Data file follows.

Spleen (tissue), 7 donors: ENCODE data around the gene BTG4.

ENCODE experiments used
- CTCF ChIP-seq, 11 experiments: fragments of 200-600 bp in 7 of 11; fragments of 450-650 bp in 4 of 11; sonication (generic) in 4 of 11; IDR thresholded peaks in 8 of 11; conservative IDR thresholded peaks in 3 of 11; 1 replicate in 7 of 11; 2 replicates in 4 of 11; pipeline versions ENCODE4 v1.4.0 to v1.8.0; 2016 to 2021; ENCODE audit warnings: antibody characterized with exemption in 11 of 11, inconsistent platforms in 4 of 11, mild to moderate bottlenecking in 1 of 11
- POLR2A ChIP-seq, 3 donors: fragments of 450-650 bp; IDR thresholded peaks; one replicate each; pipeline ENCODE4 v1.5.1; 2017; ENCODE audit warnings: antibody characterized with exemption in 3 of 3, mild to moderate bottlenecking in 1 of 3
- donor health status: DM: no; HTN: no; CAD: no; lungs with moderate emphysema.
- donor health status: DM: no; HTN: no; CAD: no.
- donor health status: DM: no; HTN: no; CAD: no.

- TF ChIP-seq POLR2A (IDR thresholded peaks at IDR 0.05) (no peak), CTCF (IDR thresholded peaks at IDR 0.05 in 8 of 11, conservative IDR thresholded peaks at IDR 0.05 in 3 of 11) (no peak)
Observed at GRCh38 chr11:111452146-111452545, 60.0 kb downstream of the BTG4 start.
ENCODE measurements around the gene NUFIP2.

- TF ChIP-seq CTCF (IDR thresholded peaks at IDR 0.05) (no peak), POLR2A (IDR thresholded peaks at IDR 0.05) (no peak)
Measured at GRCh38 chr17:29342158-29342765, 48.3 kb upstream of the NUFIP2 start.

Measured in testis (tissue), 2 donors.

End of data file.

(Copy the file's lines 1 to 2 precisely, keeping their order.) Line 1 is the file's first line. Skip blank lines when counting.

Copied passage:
Spleen (tissue), 7 donors: ENCODE data around the gene BTG4.

ENCODE experiments used